May 21, 2021
By Staff, PGATOUR.COM
- Phil Mickelson carded six birdies in Round 2 to get to 5 under at the PGA Championship. (Stacy Revere/Getty Images)
Kiawah Island is the longest course in major championship history so it should be no surprise that a new driver has been key to Phil Mickelson’s success halfway through the PGA Championship.
Mickelson, 50, held the lead after Friday’s morning wave thanks to rounds of 70-69. He ranked first in Strokes Gained: Tee-to-Green, in the top 10 of Strokes Gained: Off-the-Tee and averaged 298 yards off the tee.
This is the first week that Mickelson is using a custom Epic Speed head that effectively has 5 degrees of loft. The shaft is 47.9 inches, pushing up against the USGA limit of 48 inches.
“It’s like working with a long-drive competitor at that point,” said Gerritt Pon, Callaway’s senior club performance analyst. “He’s not using it for accuracy. He’s using it for distance. Interestingly enough, he’s the type of player who does not necessarily lose accuracy with the longer shaft. Some lose a tremendous amount, some actually gain a little bit, but he’s the type of player who doesn’t lose accuracy. But he gains speed.
“To swing the longer shaft, he’s trying to hit up on the ball a little more than with a normal shaft. He’s creating a lot of loft at impact to launch it high, so the main things that had to be accomplished was making the driver low-spin and fast.”
Mickelson’s new Epic Speed, which was built especially for him, features Callaway’s aerodynamic Cyclone head shape. A second screw was added to the front of the head to lower the center of gravity.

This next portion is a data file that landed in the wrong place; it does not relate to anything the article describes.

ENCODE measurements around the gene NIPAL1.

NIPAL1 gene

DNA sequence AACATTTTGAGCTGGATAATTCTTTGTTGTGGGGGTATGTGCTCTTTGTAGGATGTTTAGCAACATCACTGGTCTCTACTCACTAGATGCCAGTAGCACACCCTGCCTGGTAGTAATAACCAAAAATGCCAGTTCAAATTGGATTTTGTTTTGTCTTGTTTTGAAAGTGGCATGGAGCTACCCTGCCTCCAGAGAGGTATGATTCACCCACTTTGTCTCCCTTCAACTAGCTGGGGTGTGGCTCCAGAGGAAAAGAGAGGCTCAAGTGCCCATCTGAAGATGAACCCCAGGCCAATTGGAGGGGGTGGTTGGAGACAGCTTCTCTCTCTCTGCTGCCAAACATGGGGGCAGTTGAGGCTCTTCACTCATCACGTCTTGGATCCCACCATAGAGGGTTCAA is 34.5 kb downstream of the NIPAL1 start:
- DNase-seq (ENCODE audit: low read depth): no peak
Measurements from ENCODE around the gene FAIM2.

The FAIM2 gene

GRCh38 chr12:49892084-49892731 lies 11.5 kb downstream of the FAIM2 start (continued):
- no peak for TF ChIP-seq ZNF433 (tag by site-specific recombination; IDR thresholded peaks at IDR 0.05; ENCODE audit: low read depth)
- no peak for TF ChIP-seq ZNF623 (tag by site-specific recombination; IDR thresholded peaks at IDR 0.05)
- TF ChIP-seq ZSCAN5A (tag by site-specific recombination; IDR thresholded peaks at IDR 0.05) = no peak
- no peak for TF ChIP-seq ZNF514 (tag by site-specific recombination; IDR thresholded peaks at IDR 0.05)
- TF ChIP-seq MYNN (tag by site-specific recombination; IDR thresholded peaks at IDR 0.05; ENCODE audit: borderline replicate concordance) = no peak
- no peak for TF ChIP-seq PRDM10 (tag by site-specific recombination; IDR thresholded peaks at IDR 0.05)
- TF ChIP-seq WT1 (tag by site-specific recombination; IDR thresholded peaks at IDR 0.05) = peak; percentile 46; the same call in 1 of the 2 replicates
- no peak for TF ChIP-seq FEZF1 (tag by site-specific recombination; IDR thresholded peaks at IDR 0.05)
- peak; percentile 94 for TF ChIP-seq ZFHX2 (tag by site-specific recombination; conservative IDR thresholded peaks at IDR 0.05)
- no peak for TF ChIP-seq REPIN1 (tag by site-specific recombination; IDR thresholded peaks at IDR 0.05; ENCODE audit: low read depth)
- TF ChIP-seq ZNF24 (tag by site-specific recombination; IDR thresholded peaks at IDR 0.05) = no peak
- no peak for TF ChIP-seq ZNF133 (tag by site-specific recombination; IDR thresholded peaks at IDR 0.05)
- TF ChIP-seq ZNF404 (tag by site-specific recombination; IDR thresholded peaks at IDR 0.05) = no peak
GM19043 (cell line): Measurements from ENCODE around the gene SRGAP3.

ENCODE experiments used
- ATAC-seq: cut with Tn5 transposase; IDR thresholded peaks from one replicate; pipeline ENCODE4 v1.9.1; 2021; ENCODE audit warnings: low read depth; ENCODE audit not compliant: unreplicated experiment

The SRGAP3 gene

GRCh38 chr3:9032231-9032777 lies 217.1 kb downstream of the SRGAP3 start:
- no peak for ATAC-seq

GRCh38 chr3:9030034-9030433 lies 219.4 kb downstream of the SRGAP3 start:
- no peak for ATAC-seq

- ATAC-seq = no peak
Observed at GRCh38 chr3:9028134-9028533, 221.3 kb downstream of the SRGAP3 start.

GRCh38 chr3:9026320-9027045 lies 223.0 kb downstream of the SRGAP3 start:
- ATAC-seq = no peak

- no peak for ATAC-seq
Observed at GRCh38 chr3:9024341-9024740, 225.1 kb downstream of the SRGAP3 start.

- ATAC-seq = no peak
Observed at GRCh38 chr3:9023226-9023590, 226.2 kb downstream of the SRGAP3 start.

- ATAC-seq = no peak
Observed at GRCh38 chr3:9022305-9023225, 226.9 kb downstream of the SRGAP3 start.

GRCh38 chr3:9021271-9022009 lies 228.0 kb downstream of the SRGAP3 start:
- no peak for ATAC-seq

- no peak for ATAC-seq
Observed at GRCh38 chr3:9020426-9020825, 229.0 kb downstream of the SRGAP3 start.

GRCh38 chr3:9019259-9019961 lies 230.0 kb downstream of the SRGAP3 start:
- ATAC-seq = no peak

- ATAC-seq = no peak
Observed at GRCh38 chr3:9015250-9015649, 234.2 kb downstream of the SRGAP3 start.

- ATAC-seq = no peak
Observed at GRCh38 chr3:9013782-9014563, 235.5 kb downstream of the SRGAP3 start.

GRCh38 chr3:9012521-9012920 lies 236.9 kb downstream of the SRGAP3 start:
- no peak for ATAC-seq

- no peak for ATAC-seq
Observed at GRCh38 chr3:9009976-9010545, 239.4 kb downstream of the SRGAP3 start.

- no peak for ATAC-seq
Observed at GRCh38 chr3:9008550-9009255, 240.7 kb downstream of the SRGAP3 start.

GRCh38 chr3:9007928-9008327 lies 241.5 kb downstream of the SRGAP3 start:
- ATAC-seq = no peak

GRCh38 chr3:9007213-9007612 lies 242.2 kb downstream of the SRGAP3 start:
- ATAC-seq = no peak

“With faster swing speeds, you see more benefit from the aerodynamically-designed head,” Pon said. “He has a driver that is fast, easy for him to draw, mitigates the left miss (for a left-hander) more than some of our other models that are popular on TOUR, and is very low spin.”
Mickelson tested an 8.5-degree model of the Epic Speed that was lofted down to 6.5 degrees but that head created too much spin. He wants his draws to spin under 2,000 rpms and his fades to spin under 2,400, Pon said.
If Mickelson were right-handed, the increased number of offerings available may have made it easier to find a match for him. Making a head that fit Mickelson meant designing a new head in CAD and then working with the foundries to have it produced. That is typically an eight-week process, Pon said.
“We started with a baseline of the Epic Speed, which was a long time in the making, and then modified it with Phil in mind,” Pon said. “This particular model of the Speed is pretty new. Even though it looks like the same Epic Speed, it’s a customized version for a left-hander who’s trying to swing a long shaft with low loft and low spin.
“So basically Phil Mickelson.”